How to Tell Your Parents About Your Divorce - Divorce Help
When you announced your engagement to your family you were probably met with warm and joyful embraces, champagne toasts and congratulatory smiles. Reflecting on that time in your life now, those elated responses can make it even more difficult to break the news of your impending divorce to your family. What will your mother say, who once sat proudly with tears in her eyes as she watched you say your vows? Will your father react in anger and defense? We never outgrow the desire for approval from our parents.
Unless your parents have disapproved of your spouse from the get-go, they probably aren’t looking forward to learning of this demise. In her book “The Good Divorce,” author Constance Ahrons has identified the most confusing part of a divorce to be the judgment to tell your spouse and your family about the difficult decision. Well, we have gathered some sound advice that will be sure to make this step easier.
Divorce Coach Kirsten Gronning advises couples who are facing an inevitable divorce to try to keep their parents in the loop from the beginning. The anticipation of letting the cat out of the bag can multiply the stress you are already feeling about your divorce, so in most cases the earlier the better. Depending on the current state of affairs at home, you may either want to make the announcement with your spouse or to let them know on your own. If you and your spouse do get along well enough to tell your families, do so – this can demonstrate that the two of you remain amicable, and will reassure your parents that you can each continue on your own paths as happy individuals.
It’s best to plan what you are going to say to each parent. Don’t write a script – you want to be genuine and speak from the heart, but it is good to have some things thought out in case you are bombarded with questions that you don’t want to answer or hot-headed objections that you aren’t prepared for.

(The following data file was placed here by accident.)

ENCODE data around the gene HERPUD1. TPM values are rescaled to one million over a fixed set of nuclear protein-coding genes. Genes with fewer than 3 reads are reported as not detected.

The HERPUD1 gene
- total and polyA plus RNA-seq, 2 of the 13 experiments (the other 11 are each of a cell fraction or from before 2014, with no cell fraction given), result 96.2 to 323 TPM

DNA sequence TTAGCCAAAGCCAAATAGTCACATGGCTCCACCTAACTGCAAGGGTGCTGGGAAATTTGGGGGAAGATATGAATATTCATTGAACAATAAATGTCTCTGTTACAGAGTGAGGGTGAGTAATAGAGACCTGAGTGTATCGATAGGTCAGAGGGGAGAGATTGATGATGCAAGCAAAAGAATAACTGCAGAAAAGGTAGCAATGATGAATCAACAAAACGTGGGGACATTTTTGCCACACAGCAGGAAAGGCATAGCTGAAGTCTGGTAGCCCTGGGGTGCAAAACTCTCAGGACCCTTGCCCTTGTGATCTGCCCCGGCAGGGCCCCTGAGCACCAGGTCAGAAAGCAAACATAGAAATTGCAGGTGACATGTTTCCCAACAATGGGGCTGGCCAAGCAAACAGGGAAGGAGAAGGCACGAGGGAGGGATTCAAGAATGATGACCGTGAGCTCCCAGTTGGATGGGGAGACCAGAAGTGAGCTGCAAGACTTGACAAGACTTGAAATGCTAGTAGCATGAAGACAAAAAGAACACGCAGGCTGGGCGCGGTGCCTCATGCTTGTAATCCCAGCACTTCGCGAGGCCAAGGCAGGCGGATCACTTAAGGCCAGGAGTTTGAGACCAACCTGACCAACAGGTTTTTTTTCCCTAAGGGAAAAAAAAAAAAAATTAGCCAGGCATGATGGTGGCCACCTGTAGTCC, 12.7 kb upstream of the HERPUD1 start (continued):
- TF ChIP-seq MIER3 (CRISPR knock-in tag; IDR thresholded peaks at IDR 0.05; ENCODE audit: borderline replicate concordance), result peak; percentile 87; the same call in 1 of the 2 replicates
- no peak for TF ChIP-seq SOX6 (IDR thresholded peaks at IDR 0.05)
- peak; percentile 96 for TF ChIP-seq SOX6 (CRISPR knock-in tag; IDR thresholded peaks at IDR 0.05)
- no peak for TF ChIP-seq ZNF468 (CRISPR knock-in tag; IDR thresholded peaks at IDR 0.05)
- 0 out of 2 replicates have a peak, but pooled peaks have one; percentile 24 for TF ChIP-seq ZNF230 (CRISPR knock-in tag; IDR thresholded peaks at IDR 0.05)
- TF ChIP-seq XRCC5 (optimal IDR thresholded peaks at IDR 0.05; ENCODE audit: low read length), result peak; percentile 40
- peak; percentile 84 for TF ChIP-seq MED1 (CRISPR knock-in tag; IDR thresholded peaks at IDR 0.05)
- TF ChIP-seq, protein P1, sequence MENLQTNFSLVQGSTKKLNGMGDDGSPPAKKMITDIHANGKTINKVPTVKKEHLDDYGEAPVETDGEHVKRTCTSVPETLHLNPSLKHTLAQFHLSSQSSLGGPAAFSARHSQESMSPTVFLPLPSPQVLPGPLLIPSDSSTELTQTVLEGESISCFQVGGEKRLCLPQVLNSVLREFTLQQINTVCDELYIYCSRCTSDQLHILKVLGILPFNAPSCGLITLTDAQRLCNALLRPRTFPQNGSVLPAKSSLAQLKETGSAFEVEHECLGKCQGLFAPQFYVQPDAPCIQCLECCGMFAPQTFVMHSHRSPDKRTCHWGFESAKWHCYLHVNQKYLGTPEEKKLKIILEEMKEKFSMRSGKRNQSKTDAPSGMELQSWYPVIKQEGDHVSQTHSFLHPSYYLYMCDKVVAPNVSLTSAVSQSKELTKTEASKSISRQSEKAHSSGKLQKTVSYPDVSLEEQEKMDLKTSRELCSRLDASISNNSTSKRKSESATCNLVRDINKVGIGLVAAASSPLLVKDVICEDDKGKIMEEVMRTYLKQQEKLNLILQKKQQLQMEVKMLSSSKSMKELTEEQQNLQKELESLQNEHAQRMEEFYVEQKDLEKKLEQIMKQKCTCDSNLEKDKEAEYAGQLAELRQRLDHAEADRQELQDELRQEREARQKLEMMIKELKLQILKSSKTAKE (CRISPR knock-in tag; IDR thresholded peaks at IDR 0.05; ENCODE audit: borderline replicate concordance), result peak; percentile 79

If you don’t feel comfortable enough to be frank yet, hint at it from time to time in order to gauge their reaction. Many divorcing spouses are surprised by the amount of love and support that they get from their parents and other family members. You may naturally assume the worst because you have been having such a tough time with the decision yourself and are currently unable to remove yourself from the situation and open your eyes to the way a third party might view it. In reality, many divorcing spouses feel a sense of relief, as though a weight has been lifted off of them, when they break the news because they finally receive the affection and support they were searching for.
But let’s keep in mind that we aren’t all so lucky. While you can hope for a positive reaction, don’t go into it expecting one. If your parents took in your spouse as their own, and built a bonding relationship they will probably feel torn – almost as though they are also going through their own divorce from them – one they neither desired or foresaw. This perception of your divorce can generate feelings of confusion, anger and deception – they might even feel contempt for you. Your parents’ divided feelings between their love and loyalty to you and their adoration of your spouse can be a tough pill to swallow. If this is the case, try not to lash out and lose them completely – do your best to keep a clear head and be patient with them. Just as you have begun the process of grieving your marriage, they will need the opportunity to do so as well.
Your news may be well-received, contested, internalized or publicly discussed. Regardless of what your loved ones have to say, you will survive this difficult time in your life and walk through the doors that your divorce will open for you.